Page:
If you want to create a fast pipeline of work you need to take both throughput and cycle time into account (read my previous articles to get a clear picture of what these terms mean).
This means a system that keeps queues short and limits Work In Progress (WIP). So let’s take a quick look at how you combine limited WIP and short queues into your workflow.
First let’s replace our cars from the throughput article with work items (more on what these are in a minute).
Second let’s add the inevitable queue that backs up when WIP is limited (or even when it’s not really).
In order to keep this queue short you need to add a barrier (the black line at the bottom) – a permeable membrane that lets work items through based on a specific set of criteria. In effect you’re limiting WIP twice; once for items being validated and once for committed items. Everything else is “on the backlog,” meaning we’ve captured it as a possibility but haven’t yet committed to it. Putting things on backlog is a great way to say “not yet.”
The backlog keeps things on your mind without taking up actual work time or focus.
Another value of having a backlog as well as a set of clearly articulated priority work items is that when someone brings you an item that they feel is a must, you can say, “Of course!” But first, you can ask for help with understanding where it fits into the priority. Since we are operating at full capacity, saying yes to this new item means we’ll have to say no to something else.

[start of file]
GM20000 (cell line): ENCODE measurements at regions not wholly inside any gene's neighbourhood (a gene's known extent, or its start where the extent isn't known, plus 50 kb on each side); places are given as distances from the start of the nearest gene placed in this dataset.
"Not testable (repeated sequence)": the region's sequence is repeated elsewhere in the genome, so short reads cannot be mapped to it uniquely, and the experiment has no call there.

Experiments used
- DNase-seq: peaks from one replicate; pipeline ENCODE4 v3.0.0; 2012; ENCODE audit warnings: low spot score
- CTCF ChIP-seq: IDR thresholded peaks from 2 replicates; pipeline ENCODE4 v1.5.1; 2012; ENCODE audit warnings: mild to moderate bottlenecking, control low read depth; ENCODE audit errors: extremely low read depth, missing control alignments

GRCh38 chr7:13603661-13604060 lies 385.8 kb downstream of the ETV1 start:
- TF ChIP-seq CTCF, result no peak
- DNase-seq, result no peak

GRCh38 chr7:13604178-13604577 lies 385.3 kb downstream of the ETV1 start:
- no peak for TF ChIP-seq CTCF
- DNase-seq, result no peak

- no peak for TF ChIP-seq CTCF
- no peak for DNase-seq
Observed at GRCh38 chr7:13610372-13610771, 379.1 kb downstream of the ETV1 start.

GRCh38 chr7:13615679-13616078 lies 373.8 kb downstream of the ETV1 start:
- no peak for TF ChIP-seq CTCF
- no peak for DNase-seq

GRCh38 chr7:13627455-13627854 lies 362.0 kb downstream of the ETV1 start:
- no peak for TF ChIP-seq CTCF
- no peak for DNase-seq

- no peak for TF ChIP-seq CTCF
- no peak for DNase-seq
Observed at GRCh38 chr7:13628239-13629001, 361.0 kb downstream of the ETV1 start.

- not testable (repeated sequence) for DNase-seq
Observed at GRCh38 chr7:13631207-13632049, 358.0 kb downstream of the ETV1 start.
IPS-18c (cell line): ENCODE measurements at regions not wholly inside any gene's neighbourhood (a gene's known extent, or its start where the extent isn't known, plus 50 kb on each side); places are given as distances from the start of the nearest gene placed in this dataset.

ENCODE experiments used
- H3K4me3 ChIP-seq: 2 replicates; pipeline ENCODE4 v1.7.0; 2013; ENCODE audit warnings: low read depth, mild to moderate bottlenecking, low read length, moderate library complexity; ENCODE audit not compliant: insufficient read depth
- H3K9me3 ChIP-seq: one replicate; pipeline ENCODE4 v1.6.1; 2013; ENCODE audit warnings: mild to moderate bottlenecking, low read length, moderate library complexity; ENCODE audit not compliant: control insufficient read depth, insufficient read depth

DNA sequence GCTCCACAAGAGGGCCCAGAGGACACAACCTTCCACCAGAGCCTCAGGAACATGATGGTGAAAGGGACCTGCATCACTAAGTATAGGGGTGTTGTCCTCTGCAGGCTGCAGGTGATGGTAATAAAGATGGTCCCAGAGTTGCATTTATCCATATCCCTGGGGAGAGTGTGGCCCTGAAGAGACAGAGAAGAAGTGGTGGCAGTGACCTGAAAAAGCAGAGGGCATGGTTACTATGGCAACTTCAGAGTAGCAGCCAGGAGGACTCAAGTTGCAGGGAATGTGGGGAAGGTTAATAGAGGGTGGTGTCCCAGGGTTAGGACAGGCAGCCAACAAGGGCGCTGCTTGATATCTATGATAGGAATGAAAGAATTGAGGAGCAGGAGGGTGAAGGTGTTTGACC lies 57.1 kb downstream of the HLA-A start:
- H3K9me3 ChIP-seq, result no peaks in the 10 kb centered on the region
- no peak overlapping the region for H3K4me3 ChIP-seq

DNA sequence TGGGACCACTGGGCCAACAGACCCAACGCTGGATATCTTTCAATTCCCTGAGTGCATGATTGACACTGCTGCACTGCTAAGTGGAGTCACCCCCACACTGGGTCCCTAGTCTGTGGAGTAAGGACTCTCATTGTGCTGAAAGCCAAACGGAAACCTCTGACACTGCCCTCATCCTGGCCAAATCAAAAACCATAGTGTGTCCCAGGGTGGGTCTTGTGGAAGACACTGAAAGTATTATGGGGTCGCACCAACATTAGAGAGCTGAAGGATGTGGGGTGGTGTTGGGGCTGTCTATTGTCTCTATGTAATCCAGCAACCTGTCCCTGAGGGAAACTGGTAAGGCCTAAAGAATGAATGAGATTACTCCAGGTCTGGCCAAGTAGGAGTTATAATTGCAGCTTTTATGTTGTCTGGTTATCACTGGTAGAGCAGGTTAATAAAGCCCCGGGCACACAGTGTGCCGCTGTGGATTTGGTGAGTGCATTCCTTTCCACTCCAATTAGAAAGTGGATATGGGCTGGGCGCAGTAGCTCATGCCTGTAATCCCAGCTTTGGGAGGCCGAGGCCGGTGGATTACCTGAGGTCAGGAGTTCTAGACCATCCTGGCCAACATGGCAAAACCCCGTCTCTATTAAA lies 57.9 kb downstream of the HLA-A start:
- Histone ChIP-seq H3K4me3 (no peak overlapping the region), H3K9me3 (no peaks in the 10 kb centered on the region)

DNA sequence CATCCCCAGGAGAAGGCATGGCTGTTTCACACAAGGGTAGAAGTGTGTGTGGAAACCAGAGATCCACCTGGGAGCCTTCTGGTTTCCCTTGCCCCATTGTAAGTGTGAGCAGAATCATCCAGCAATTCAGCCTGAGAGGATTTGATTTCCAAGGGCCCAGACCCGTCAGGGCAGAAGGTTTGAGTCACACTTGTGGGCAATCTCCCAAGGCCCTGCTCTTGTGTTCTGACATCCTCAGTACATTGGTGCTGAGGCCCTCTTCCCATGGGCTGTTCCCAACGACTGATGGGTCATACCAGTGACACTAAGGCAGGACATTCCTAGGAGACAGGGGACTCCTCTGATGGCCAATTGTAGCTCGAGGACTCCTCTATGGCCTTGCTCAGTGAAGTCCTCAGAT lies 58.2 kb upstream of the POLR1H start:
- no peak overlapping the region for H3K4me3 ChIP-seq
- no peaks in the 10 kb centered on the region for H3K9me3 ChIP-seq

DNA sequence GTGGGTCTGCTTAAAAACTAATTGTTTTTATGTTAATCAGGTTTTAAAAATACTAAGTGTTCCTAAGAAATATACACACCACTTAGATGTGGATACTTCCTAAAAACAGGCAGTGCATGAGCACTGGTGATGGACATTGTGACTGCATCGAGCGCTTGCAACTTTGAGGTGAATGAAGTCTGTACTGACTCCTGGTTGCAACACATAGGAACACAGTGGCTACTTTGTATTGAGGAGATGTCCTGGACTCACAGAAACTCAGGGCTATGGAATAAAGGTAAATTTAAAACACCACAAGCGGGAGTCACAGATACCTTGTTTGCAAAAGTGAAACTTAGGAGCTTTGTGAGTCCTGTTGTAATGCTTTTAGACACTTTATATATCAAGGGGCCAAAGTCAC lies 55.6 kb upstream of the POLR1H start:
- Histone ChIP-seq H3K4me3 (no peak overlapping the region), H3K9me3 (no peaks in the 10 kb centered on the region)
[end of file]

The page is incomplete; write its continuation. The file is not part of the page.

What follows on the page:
Having the queue of work visible and clear means it can easily be shown to someone else.
When building a work pipeline we not only have to pay attention to how we manage the pipeline but also plan carefully about the items that are in it.
Your goal with work items is to describe the value they deliver to your customer – in insider parlance this is called a Job to be Done We don’t want to know how many lines of code a programmer writes, we want to know what difference they made in the lives of our customers.
Use simple, understandable language when talking about what you’re trying to accomplish. Describe your work items so that they are easy to attach to an actual outcome for a customer.
Next you want to break it down into the smallest chunk imaginable, which will speed you up in two ways. First, it forces you to prioritize even within a specific body of work.
In other words, you can ask yourself which part is delivering value and which part is waste? So you can abandon a project or a piece of a project and not waste your time on the other portion.
Second, small chunks support the flow of items moving through your work pipeline. The psychological dynamics of several small items that each a few hours to do is quite different than working on large chunk that takes a week, month or multiple months to complete.
The degree of urgency you feel when working on a flow of small items is simply more acute and also more achievable. You’re less likely to freeze.